After the assembly and powerup, assuming all's well, you'll get to play in the BIOS, but I'll leave that to you and your manual. Installing the OS should be a breeze, but I'll end with one more thing, in case it's not mentioned. Assuming that you're installing from a CD-ROM, there is a bios setting, where you select the boot device--usually about the 2nd or 3rd "features" group in the BIOS config. This seems something pretty obvious, but might not be something that makes sense if you've not done it before.

If you have questions, feel free to PM me.

Good luck!

========================

eg8r
05-26-2003, 07:38 PM
[ QUOTE ]
If you don't mind waiting for parts, you will probably find some good deals online--watch out for postage & handling costs though.

www.pricewatch.com (http://www.pricewatch.com) is a good place to look for parts individually, but if you want to buy all in one place, here are a couple of places that I've purchased from in the past:

http://www.krex.com/ppmain.asp

http://www.a2zcomp.com

<font color="red"> I would also add bizrate.com I have another at work and will add to this. I think it is pricegrabber or something like that. </font color>

There are also a few places that are good to take a look at for info:

http://www.tomshardware.com/ <font color="red">This is an absolutely wonderful website. If you for some reason really get into hardware, these guys are some of the best. </font color>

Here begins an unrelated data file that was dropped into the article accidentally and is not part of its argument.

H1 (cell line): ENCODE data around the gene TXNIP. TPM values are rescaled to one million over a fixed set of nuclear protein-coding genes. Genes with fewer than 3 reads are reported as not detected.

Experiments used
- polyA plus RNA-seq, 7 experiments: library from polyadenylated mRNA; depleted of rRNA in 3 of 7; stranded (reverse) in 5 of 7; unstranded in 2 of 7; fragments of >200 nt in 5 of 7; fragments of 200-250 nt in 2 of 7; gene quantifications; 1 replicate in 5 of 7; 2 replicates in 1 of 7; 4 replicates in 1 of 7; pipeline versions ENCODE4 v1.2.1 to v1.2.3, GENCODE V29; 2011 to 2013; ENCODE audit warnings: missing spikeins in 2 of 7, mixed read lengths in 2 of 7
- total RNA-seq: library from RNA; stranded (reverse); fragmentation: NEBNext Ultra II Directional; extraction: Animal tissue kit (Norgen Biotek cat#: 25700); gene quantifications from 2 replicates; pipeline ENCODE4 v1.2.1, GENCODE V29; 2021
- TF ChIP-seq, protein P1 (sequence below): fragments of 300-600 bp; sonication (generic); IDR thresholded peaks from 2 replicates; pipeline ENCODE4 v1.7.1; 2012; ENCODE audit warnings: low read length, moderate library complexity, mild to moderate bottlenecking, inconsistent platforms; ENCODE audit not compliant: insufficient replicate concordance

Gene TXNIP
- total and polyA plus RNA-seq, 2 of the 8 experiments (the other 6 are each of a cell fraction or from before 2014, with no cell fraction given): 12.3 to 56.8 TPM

http://forums.anandtech.com/categories.cfm?catid=40 (this is a great place to find rebate deals and stuff)

Otherwise, you're local shop should have everything you need. You might also find a "needs assembly" type collection of parts, which some places offer deals on for builders (makes me think of those old "Heathkit" ads. . . .).

Don't be afraid of any of the parts, but do keep an eye out for static (although, the spring/summer humidity will probably negate most of it).

Otherwise, I would recommend an AMD <font color="red">(I second this.) </font color>processor over Intel, for "bang for the buck"--although, you should make sure to get a good CPU fan, because they tend to run hotter. Since you'll probably run XP, buy over 128mb RAM, even if it's just a little--but since RAM is still a deal, spring for an extra 128, and that should be enough. <font color="red"> I believe 256 should be absolute minimum. </font color>